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The Western News

Wolf numbers in Montana “remained healthy in 2016 and more than three times the federally mandated minimums,” according to a Montana Fish, Wildlife and Parks news release.

The agency counted 477 wolves for 2016, down from 536 wolves in 2015.

“(This) doesn’t necessarily reflect a reduction in wolf numbers, but rather a reduction in counting effort,” the news release states.

The 2016 count included a minimum count of 50 breeding pairs compared to 32 in 2015 and 34 in 2014.

“Though the minimum count is down, we’ve long held that these minimum counts are useful only in ensuring Montana’s wolf population stays above the federally mandated minimum threshold,” Bob Inman, Montana Fish, Wildlife and Parks carnivore and furbearer program chief, states in the news release. “The minimum count is not a population count or an index or estimate of the total number of wolves.”

According to the news release, it’s difficult to determine Montana’s actual wolf population. The agency uses the patch occupancy model, or POM, which “incorporates data on territory and wolf pack sizes, along with hunter observations and known wolf locations to get to a more accurate estimation of wolf populations.”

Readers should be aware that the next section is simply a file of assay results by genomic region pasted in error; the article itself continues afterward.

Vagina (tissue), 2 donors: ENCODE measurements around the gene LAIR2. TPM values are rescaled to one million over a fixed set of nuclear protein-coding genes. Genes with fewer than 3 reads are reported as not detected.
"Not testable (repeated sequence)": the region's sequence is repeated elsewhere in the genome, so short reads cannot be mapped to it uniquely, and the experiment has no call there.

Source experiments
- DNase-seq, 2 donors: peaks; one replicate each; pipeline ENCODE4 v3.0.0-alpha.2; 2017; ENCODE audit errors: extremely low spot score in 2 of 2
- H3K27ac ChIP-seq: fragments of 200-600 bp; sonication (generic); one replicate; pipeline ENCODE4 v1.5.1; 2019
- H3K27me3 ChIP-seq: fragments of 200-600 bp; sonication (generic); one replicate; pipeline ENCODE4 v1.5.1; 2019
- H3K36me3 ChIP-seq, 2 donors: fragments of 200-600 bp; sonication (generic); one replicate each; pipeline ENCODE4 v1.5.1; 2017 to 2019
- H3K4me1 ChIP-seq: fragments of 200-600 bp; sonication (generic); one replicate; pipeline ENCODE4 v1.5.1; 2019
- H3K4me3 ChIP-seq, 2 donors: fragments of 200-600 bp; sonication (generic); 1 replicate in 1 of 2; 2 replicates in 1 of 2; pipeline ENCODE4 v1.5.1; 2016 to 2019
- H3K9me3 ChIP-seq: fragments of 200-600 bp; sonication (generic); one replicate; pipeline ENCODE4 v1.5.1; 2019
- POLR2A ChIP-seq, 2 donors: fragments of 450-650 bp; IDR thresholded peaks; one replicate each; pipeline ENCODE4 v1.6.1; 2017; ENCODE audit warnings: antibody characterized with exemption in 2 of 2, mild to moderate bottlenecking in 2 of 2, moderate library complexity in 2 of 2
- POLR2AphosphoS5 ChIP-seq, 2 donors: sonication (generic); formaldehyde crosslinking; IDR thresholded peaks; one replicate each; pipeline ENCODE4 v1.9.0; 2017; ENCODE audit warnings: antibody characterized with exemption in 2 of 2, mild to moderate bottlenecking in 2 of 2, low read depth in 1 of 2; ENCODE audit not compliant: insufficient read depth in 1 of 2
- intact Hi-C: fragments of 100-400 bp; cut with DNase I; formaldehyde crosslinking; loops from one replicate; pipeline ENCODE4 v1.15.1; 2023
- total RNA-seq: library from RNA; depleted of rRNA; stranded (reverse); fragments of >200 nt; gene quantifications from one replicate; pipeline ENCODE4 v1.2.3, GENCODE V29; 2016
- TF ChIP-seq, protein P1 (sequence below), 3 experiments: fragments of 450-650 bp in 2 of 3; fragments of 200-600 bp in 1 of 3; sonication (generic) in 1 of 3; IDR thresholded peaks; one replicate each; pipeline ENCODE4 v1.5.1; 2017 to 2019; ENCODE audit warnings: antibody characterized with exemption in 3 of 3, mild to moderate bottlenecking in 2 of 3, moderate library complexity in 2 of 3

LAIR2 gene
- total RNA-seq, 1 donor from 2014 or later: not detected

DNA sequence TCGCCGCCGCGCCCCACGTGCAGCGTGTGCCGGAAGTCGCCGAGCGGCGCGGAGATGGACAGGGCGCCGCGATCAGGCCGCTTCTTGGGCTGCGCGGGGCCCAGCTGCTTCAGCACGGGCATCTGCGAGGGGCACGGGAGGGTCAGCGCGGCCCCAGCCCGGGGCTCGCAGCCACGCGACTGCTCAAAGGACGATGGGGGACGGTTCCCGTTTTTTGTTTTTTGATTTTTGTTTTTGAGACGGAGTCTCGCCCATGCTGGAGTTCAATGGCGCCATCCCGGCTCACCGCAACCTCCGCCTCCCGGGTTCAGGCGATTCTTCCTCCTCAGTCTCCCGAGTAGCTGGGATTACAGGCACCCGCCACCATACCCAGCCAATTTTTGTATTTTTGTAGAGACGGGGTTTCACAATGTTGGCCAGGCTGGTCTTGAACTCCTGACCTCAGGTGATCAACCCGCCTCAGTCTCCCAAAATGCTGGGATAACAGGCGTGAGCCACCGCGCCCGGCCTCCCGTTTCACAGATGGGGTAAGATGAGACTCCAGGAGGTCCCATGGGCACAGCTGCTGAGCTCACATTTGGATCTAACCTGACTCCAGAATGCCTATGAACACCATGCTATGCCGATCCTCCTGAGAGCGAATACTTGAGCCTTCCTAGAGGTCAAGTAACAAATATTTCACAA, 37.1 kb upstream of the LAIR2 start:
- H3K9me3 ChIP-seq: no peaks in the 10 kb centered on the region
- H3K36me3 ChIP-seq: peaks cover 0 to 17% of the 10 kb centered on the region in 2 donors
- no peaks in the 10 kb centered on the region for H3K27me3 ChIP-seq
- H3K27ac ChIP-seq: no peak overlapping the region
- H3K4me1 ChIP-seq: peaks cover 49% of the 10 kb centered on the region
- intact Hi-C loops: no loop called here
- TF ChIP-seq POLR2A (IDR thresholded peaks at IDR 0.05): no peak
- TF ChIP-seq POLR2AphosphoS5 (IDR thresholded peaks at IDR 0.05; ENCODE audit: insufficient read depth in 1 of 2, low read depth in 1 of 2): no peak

The agency noted POM data for 2015 and 2016 is not yet available. In 2014, POM data showed 892 wolves in Montana, about 61 percent higher than the minimum counts from that year, the news release states.

The news release notes that the 246 wolves “harvested” by hunters and trappers in the 2016/2017 season represented the “highest harvest to date, but only 16 wolves higher than the 2013/2014 season.”

The news release also notes 57 confirmed wolf livestock depredations — 52 cattle, five sheep — in 2016, down from 64 in 2015.

Montana Fish, Wildlife and Parks states that “the recovery of the wolf in the northern Rockies remains one of the fastest endangered species comebacks on record and a real success story,” stemming from the mid-1990s release by the U.S. Fish and Wildlife Service of 66 wolves into Yellowstone National Park and central Idaho.

The delisting of wolves from the endangered species list in 2011 “allowed Montana to manage wolves as it does any other game species, which is guided by state management plans, administrative rules and laws,” the news release states.

For more information about Montana’s wolf population and to read the 2016 Annual Wolf Report, visit and click “Montana Wolves.”